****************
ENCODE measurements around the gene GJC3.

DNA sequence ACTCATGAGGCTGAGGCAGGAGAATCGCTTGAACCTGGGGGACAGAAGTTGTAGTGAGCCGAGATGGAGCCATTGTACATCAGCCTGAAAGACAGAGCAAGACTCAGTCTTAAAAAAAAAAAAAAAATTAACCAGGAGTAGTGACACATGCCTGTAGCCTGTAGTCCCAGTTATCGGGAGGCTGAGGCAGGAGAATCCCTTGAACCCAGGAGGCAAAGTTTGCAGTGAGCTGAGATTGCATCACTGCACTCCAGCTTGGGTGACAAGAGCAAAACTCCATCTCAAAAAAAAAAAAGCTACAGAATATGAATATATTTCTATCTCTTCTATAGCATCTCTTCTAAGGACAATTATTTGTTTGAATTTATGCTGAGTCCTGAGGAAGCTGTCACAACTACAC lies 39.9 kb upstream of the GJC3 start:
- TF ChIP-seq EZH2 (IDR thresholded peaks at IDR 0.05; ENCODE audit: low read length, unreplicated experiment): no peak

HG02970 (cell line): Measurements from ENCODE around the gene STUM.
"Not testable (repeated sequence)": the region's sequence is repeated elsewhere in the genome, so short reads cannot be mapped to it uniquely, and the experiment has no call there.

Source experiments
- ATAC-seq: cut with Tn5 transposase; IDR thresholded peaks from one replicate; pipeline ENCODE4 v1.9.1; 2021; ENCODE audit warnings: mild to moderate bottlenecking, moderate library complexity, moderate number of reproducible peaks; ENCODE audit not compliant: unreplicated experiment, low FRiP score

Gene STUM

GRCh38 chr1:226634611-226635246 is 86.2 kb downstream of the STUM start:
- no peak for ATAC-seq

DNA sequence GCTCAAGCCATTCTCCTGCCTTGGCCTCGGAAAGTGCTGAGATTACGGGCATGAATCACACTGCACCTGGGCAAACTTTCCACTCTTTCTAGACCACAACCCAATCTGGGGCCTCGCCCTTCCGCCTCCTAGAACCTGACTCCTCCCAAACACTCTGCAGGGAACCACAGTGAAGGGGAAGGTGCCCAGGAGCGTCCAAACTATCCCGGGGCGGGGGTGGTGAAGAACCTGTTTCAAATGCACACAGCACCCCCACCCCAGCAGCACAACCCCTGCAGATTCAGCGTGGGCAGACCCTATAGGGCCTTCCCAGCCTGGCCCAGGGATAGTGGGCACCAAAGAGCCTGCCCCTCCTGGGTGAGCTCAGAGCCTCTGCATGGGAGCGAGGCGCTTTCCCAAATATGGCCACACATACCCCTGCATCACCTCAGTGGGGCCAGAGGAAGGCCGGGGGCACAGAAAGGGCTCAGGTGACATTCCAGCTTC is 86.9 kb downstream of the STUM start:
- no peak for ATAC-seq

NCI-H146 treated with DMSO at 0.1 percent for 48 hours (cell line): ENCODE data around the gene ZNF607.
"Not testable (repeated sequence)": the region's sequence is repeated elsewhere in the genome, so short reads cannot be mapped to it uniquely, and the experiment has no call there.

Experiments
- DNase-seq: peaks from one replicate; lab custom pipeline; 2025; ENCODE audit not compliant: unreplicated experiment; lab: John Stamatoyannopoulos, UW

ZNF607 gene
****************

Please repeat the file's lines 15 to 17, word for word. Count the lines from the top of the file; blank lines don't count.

Experiments
- DNase-seq: peaks from one replicate; lab custom pipeline; 2025; ENCODE audit not compliant: unreplicated experiment; lab: John Stamatoyannopoulos, UW

ZNF607 gene